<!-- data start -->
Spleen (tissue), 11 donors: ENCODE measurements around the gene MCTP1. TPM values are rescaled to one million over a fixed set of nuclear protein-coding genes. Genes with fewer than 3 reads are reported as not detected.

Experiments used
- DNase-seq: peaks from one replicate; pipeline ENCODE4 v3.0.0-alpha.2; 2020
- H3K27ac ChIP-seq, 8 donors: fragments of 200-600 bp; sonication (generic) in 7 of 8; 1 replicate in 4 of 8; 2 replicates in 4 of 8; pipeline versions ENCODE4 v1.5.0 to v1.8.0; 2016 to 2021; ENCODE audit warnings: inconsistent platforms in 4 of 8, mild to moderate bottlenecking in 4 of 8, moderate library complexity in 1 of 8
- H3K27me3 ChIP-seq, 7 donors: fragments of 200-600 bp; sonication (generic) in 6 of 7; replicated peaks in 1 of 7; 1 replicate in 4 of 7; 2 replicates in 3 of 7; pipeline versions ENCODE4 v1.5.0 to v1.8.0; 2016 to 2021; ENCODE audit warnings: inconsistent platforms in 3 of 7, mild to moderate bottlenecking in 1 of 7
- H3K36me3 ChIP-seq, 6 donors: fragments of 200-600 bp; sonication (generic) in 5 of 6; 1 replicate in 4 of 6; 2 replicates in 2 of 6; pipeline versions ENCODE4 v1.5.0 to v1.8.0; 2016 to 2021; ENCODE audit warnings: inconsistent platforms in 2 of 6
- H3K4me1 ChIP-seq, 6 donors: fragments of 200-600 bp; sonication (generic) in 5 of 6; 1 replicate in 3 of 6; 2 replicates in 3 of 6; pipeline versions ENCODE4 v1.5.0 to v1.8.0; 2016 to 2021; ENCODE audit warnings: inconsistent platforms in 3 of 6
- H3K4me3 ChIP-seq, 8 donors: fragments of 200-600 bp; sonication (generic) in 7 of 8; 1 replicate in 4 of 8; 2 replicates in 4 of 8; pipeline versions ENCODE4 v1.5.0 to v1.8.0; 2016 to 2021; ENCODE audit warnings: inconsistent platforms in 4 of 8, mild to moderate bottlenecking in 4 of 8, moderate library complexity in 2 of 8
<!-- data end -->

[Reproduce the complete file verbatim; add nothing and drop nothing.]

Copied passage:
Spleen (tissue), 11 donors: ENCODE measurements around the gene MCTP1. TPM values are rescaled to one million over a fixed set of nuclear protein-coding genes. Genes with fewer than 3 reads are reported as not detected.

Experiments used
- DNase-seq: peaks from one replicate; pipeline ENCODE4 v3.0.0-alpha.2; 2020
- H3K27ac ChIP-seq, 8 donors: fragments of 200-600 bp; sonication (generic) in 7 of 8; 1 replicate in 4 of 8; 2 replicates in 4 of 8; pipeline versions ENCODE4 v1.5.0 to v1.8.0; 2016 to 2021; ENCODE audit warnings: inconsistent platforms in 4 of 8, mild to moderate bottlenecking in 4 of 8, moderate library complexity in 1 of 8
- H3K27me3 ChIP-seq, 7 donors: fragments of 200-600 bp; sonication (generic) in 6 of 7; replicated peaks in 1 of 7; 1 replicate in 4 of 7; 2 replicates in 3 of 7; pipeline versions ENCODE4 v1.5.0 to v1.8.0; 2016 to 2021; ENCODE audit warnings: inconsistent platforms in 3 of 7, mild to moderate bottlenecking in 1 of 7
- H3K36me3 ChIP-seq, 6 donors: fragments of 200-600 bp; sonication (generic) in 5 of 6; 1 replicate in 4 of 6; 2 replicates in 2 of 6; pipeline versions ENCODE4 v1.5.0 to v1.8.0; 2016 to 2021; ENCODE audit warnings: inconsistent platforms in 2 of 6
- H3K4me1 ChIP-seq, 6 donors: fragments of 200-600 bp; sonication (generic) in 5 of 6; 1 replicate in 3 of 6; 2 replicates in 3 of 6; pipeline versions ENCODE4 v1.5.0 to v1.8.0; 2016 to 2021; ENCODE audit warnings: inconsistent platforms in 3 of 6
- H3K4me3 ChIP-seq, 8 donors: fragments of 200-600 bp; sonication (generic) in 7 of 8; 1 replicate in 4 of 8; 2 replicates in 4 of 8; pipeline versions ENCODE4 v1.5.0 to v1.8.0; 2016 to 2021; ENCODE audit warnings: inconsistent platforms in 4 of 8, mild to moderate bottlenecking in 4 of 8, moderate library complexity in 2 of 8